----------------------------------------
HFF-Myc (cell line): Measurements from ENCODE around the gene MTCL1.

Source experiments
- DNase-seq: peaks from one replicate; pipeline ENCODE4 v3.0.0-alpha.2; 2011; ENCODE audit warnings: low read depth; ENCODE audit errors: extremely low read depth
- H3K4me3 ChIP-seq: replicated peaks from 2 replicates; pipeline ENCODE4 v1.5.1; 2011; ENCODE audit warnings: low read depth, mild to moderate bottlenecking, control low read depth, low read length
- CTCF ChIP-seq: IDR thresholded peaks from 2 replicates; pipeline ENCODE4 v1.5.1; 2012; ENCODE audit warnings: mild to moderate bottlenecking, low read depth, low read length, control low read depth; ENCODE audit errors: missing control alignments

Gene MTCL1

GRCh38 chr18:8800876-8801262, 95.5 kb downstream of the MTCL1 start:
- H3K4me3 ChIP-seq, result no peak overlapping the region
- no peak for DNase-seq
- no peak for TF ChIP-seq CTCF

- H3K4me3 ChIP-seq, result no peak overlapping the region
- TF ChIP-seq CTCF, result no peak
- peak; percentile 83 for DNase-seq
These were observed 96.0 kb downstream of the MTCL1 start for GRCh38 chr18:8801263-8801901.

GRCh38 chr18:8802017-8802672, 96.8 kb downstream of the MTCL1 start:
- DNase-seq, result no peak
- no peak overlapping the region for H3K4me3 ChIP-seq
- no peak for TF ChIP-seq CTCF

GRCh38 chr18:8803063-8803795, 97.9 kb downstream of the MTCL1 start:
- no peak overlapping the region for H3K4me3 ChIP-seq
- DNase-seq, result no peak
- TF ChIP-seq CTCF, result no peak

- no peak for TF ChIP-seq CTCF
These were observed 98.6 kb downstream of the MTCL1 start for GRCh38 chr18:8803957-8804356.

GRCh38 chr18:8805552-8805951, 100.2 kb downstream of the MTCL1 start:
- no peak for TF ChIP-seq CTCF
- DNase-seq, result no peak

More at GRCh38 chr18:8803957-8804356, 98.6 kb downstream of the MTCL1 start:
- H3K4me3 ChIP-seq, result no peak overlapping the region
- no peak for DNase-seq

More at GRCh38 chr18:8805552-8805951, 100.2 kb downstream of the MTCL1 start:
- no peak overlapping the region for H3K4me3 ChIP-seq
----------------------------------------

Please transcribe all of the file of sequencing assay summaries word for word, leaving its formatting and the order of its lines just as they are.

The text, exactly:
HFF-Myc (cell line): Measurements from ENCODE around the gene MTCL1.

Source experiments
- DNase-seq: peaks from one replicate; pipeline ENCODE4 v3.0.0-alpha.2; 2011; ENCODE audit warnings: low read depth; ENCODE audit errors: extremely low read depth
- H3K4me3 ChIP-seq: replicated peaks from 2 replicates; pipeline ENCODE4 v1.5.1; 2011; ENCODE audit warnings: low read depth, mild to moderate bottlenecking, control low read depth, low read length
- CTCF ChIP-seq: IDR thresholded peaks from 2 replicates; pipeline ENCODE4 v1.5.1; 2012; ENCODE audit warnings: mild to moderate bottlenecking, low read depth, low read length, control low read depth; ENCODE audit errors: missing control alignments

Gene MTCL1

GRCh38 chr18:8800876-8801262, 95.5 kb downstream of the MTCL1 start:
- H3K4me3 ChIP-seq, result no peak overlapping the region
- no peak for DNase-seq
- no peak for TF ChIP-seq CTCF

- H3K4me3 ChIP-seq, result no peak overlapping the region
- TF ChIP-seq CTCF, result no peak
- peak; percentile 83 for DNase-seq
These were observed 96.0 kb downstream of the MTCL1 start for GRCh38 chr18:8801263-8801901.

GRCh38 chr18:8802017-8802672, 96.8 kb downstream of the MTCL1 start:
- DNase-seq, result no peak
- no peak overlapping the region for H3K4me3 ChIP-seq
- no peak for TF ChIP-seq CTCF

GRCh38 chr18:8803063-8803795, 97.9 kb downstream of the MTCL1 start:
- no peak overlapping the region for H3K4me3 ChIP-seq
- DNase-seq, result no peak
- TF ChIP-seq CTCF, result no peak

- no peak for TF ChIP-seq CTCF
These were observed 98.6 kb downstream of the MTCL1 start for GRCh38 chr18:8803957-8804356.

GRCh38 chr18:8805552-8805951, 100.2 kb downstream of the MTCL1 start:
- no peak for TF ChIP-seq CTCF
- DNase-seq, result no peak

More at GRCh38 chr18:8803957-8804356, 98.6 kb downstream of the MTCL1 start:
- H3K4me3 ChIP-seq, result no peak overlapping the region
- no peak for DNase-seq

More at GRCh38 chr18:8805552-8805951, 100.2 kb downstream of the MTCL1 start:
- no peak overlapping the region for H3K4me3 ChIP-seq